Monday, July 21, 2014

Review: PILGRIMAGE by Lucy Pick

For centuries, Christian pilgrims have plied the roads of Europe towards the magnificent cathedral of Saint James the Greater in Compostela, Spain. Streams of nameless pilgrims walked the Way of St. James to plead their intentions, exonerate their guilt, and render homage to the saint at his Spanish resting place. Lucy Pick, a professor of medieval religious thought and practice, has imagined the plight of one such pilgrim, Gebirga of Flanders, in her historical novel PILGRIMAGE (Cuidono Press, July 2014). A fresh and thoughtful read, PILGRIMAGE explores betrayal, friendship, healing, and redemption in a setting hitherto ignored yet vastly important to the fabric of medieval life.

Blindness descends on young Gebirga, the only child of Bertulf and Godeleva of Gistel, after she witnesses an altercation between her parents which results in her mother’s death. Her father establishes a convent in memory of his saintly wife and departs on crusade, leaving Gebirga in the care of his brother at the castle. Raised by her nurse to be independent despite her infirmity, Gebirga learns to navigate her environs with help of her dog and becomes a competent châtelaine. When her father unexpectedly returns to Gistel with a new bride, Gebirga expects to be relegated to the convent. However, a trip to Bruges occasions an unforeseen encounter with Katerinen, sister of the Count of Flanders, and the beginning of a new life for Gebirga as the headstrong girl’s attendant. The political schemes of the great require Katerinen and Gebirga to travel to Spain in the guise of simple pilgrims. The final two thirds of the book trace the details of the women’s journey to Compostela as members of a motley group searching for healing and forgiveness and finding friendship, love, and purpose along the way.

A professor of history and religion, Pick understands both the complicated politics of the time and the texture of medieval piety and immerses the reader in this rich and unfamiliar world with confidence and aplomb. She guides the reader through the tangled the web of European alliances and Spanish monarchies with patience and grace, careful not to overwhelm the reader with detail but always providing just enough framework to support the dramatic action. More importantly, Pick treats medieval religious practices and popular sentiment with respect, presenting them to the modern reader without apology or condescension, opening the door to a forgotten way of seeing the world and inviting the reader in. This attention to the religious character of everyday medieval life gives her novel a credibility that many popular works of medieval fiction lack.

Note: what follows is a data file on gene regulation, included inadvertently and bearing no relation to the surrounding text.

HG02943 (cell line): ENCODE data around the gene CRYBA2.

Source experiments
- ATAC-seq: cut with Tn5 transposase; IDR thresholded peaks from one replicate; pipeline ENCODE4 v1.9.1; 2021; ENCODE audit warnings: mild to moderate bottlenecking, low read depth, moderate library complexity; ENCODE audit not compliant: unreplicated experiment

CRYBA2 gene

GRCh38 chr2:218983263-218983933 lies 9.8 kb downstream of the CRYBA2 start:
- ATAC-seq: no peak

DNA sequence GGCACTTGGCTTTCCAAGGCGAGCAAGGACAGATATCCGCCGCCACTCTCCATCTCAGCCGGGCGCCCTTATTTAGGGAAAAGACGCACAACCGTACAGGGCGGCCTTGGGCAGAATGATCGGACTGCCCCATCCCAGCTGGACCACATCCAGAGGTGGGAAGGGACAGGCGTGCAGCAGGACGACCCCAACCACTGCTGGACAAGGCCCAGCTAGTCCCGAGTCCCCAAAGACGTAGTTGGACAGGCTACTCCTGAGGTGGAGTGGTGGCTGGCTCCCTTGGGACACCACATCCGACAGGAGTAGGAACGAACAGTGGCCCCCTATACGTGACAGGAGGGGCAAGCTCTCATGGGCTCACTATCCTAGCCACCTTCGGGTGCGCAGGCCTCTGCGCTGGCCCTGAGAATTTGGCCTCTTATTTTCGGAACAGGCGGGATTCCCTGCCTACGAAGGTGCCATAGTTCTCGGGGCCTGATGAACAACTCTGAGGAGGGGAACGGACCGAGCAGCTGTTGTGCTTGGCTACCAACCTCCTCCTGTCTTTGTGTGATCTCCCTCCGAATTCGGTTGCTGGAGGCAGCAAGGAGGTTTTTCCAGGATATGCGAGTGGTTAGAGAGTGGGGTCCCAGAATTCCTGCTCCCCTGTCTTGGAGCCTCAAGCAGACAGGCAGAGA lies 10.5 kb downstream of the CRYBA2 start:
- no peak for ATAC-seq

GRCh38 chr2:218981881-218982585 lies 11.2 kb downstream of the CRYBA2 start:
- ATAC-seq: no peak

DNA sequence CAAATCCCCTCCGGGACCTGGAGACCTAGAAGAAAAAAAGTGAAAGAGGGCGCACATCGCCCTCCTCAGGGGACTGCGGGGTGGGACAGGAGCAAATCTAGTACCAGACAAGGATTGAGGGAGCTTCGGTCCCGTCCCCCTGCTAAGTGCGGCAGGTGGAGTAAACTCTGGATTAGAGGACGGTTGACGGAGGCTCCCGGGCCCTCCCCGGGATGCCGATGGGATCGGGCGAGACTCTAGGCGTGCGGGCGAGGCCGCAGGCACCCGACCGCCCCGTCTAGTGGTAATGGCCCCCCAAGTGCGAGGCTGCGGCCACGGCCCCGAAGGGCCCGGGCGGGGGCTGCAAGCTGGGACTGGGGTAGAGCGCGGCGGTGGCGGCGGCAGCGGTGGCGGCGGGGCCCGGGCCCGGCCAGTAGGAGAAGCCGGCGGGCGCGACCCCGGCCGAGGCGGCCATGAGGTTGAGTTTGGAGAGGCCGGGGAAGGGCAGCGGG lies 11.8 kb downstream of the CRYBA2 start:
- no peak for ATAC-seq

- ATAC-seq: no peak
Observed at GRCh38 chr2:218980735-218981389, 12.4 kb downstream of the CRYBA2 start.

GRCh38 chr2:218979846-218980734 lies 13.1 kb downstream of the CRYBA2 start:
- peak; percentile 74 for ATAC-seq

As in any good novel, it is the characters and their relationships that capture the reader’s heart, and here, too, Pick does not disappoint. PILGRIMAGE’s cast of characters ranges the entire scale of medieval society, from popes and queens to shepherds and tavern louts. Of particular interest are Yusef, the mysterious messenger who straddles two cultures and faiths; Aiméry, the Augustian canon traveling the pilgrimage routes in order to write a book about them; and Katerinen, the unstable yet endearing teen bride who becomes Gebirga’s charge and friend. Gebirga herself offers an interesting take on the typical historical fiction heroine: she must overcome not only the social limitations of medieval womanhood, but the physical blindness that could have easily rendered her a useless burden on her family and society. The guilt Gebirga bears over her inability to clearly recall the circumstances of her mother’s death and the challenge of living as the daughter of an official saint add to her difficulties. It is only fitting that Gebirga’s journey rocky journey toward happiness and self-acceptance culminates at Compostela, a place of spiritual and emotional, as well as physical, healing.

The novelty of PILGRIMAGE’s setting and the uniqueness of its plot earn it the honor of being a must-read for lovers of historical fiction. The author’s fine understanding of human relationships, her thoughtful investigation of miracles and their meaning, and her respectful yet exacting exploration of faith in all its expressions ensure that PILGRIMAGE will find a place on lists of favorite historical novels for years to come.


Lucy Pick, Ph.D, is the Director of Undergraduate Studies and Senior Lecturer in the History of Christianity at the University of Chicago Divinity School and an associate professor in the Department of History. She specializes in the connections between historical writing and theology and the ways in which religion shapes lives through ritual. She has written a monograph on Jewish, Christian and Muslim relations in thirteenth-century Toledo and is currently examining the careers of royal women in early medieval Spain. PILGRIMAGE is her first novel. You can learn more about Lucy Pick and her fiction at her blog, Lucy Pick Books.

Lucy will be back tomorrow to answer questions about her novel.

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